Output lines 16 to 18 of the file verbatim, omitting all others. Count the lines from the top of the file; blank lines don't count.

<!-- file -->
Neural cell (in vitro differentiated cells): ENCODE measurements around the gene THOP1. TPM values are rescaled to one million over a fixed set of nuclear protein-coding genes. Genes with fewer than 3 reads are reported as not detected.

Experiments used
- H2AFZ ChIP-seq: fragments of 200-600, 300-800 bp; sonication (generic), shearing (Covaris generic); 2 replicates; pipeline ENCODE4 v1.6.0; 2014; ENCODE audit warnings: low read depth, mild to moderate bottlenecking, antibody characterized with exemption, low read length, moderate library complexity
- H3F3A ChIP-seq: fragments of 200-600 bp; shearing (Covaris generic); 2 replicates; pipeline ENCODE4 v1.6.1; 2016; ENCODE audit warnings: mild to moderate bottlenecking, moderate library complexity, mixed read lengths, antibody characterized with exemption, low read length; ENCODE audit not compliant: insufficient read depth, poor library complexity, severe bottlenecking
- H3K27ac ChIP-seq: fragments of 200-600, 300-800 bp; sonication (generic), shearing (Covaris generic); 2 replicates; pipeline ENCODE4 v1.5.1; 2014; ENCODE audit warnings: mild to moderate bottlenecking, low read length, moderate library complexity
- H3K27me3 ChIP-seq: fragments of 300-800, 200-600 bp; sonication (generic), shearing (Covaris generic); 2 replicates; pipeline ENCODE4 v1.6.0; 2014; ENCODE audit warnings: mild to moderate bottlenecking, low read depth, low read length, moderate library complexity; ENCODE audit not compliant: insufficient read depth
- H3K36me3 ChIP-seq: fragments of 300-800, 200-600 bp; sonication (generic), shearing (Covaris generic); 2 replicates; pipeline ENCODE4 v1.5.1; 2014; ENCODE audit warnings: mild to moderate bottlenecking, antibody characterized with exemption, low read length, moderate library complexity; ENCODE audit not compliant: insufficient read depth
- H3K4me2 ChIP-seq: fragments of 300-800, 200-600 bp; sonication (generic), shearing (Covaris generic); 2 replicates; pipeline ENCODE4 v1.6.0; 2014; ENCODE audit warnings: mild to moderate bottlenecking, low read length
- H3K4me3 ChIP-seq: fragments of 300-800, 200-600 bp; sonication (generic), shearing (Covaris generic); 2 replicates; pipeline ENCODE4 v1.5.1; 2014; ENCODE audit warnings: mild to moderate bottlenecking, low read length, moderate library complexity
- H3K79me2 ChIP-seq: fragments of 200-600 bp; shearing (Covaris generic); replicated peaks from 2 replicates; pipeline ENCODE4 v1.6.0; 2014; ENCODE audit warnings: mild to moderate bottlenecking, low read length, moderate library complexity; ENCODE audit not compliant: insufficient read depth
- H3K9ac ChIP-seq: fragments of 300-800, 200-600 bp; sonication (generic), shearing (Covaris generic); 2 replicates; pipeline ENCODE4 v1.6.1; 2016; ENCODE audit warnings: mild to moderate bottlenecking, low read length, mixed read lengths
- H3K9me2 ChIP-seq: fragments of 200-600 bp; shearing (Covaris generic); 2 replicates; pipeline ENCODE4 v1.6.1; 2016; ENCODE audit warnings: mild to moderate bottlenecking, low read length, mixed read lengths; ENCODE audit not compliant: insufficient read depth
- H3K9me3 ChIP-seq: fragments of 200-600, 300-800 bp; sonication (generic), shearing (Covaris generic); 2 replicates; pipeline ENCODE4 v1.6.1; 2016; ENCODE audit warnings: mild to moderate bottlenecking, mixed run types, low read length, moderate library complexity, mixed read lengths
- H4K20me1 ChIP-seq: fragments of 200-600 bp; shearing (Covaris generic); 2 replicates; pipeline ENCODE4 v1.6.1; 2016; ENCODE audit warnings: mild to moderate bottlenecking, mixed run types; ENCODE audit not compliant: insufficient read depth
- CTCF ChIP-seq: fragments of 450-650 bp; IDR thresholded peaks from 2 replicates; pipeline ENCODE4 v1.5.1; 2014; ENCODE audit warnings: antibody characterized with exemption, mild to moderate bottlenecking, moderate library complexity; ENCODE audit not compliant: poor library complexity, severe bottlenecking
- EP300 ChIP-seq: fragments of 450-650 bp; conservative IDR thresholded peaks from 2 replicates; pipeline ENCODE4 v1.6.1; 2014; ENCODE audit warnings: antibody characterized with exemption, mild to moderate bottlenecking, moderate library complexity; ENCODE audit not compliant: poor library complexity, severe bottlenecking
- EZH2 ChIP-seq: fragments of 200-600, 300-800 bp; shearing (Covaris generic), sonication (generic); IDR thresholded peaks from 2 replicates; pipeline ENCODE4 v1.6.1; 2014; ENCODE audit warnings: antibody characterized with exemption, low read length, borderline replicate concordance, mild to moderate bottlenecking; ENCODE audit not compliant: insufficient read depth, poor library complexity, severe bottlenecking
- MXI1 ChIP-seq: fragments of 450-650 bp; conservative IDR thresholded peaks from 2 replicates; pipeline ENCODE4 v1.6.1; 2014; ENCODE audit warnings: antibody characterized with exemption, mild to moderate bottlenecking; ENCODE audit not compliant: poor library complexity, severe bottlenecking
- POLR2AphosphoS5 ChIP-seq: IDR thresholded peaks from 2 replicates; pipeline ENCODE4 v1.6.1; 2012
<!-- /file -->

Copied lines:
- EP300 ChIP-seq: fragments of 450-650 bp; conservative IDR thresholded peaks from 2 replicates; pipeline ENCODE4 v1.6.1; 2014; ENCODE audit warnings: antibody characterized with exemption, mild to moderate bottlenecking, moderate library complexity; ENCODE audit not compliant: poor library complexity, severe bottlenecking
- EZH2 ChIP-seq: fragments of 200-600, 300-800 bp; shearing (Covaris generic), sonication (generic); IDR thresholded peaks from 2 replicates; pipeline ENCODE4 v1.6.1; 2014; ENCODE audit warnings: antibody characterized with exemption, low read length, borderline replicate concordance, mild to moderate bottlenecking; ENCODE audit not compliant: insufficient read depth, poor library complexity, severe bottlenecking
- MXI1 ChIP-seq: fragments of 450-650 bp; conservative IDR thresholded peaks from 2 replicates; pipeline ENCODE4 v1.6.1; 2014; ENCODE audit warnings: antibody characterized with exemption, mild to moderate bottlenecking; ENCODE audit not compliant: poor library complexity, severe bottlenecking